Pass Rises High to .8
Before I learned a thing about Pass Labs' new .8 Series of amplifiers, which is designed as the new bridge between the company's current .5 and XS Series, Pass's Kent English welcomed me to listen to the Impex Records LP transfer of an RCA Red Seal 1958 mono recording of Beethoven's Violin Sonata No.8 with Jascha Heifetz and Emanuel Bey. (Only 2000 LPs were pressed, and this was number 1244.) Wow! The clarity and believability of the presentation were phenomenal. Bey's piano was recorded far too distant, but the layered complexity of the sound of Heifetz's violin was mesmerizing. All that audiophile talk about hearing the sound of the rosin on the bow had never before seemed as real as when I auditioned this recording. And the presentation was musical to boot!
I expect this is will be the only blog of CES 2014 to which I devote, not one, but two exclamation points. The sound was that grand [third exclamation point resisted].
Given that I've had the Pass XA200.5 class-A monoblocks ($34,100/pair) in my system for well over a yearJA's depiction of their exemplary sound in his recent review of the XA60.5 monoblocks is spot onI was extremely eager to hear the new .8 series equivalent. (By way of price comparison, the new XA200.8 Pure class-A monoblocks cost $40,000/pair.) Auditioning one of my trusted reference SACDs, Ivan Fischer's Channel Classics performance of Mahler's Symphony 2, one difference immediately stood out: the XA200.8 offers superior clarity in the low end, unraveling and illuming in natural light complex interweaving bass lines while at the same time delivering the additional and totally credible wallop that the XA200.5 transmits in softer and less impactful fashion.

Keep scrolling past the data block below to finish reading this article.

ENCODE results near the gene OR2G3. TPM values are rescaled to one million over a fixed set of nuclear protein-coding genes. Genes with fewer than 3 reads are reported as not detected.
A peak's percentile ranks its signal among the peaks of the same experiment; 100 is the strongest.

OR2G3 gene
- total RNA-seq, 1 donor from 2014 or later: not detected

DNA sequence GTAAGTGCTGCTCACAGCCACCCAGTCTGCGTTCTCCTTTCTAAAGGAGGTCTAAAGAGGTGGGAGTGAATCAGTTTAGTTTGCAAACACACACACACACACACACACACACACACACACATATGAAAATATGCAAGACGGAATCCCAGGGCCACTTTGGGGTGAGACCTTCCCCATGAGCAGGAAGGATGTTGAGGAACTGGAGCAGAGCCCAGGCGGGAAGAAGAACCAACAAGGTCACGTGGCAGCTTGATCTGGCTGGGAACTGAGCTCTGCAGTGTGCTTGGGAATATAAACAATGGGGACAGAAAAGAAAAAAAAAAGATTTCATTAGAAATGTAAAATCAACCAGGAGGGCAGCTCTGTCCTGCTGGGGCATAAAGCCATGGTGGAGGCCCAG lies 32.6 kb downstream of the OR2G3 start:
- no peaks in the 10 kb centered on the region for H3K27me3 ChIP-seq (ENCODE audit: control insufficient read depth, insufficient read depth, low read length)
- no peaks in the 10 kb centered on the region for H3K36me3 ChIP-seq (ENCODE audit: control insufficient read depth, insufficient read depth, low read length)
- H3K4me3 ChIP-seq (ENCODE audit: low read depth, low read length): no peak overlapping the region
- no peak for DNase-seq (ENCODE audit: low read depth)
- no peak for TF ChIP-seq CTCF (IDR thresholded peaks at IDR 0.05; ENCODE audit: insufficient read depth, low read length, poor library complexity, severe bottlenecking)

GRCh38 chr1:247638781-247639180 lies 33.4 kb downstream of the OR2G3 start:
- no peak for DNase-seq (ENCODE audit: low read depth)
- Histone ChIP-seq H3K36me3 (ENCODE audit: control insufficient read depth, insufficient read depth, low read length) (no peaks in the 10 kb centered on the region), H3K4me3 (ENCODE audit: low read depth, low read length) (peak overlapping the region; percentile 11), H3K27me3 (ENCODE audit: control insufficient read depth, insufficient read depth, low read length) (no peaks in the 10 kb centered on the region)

The system included an SP-10 Mk.II turntable w/Pass-modified drive, MA 505 tonearm, and Mysonic Lab Eminence cartridge; Oppo 103 or 105 multi-format player; Pass Labs XP-25 phono stage ($10,600), XP-30 line stage ($16,500), and XA160.8 monoblock amplifiers ($26,000/pair); and Sony SS-AR1 loudspeakers. The whole thing was held together and empowered to sound so grand thanks to Kimber Kable.
Pass says the .8 Series, issued in celebration of the company's 23rd year, operates higher into Class A than ever before, and integrates the best characteristics of the .5 and Xs Series. I look forward to the time when I can compare the two, and see if the XA200.8s deliver what Pass claims is "a more accurate representation of the recording venue" in which "layering of the instruments in the orchestra allows the orchestra to seem present in the listening room" with "more space and air around instruments, which leads to a greater sense of ease and music flow." If Mahler 2 sounded so stunning on the room's Oppo, I can't wait to hear how it sounds on my reference dCS Puccini/Scarlatti clock combo.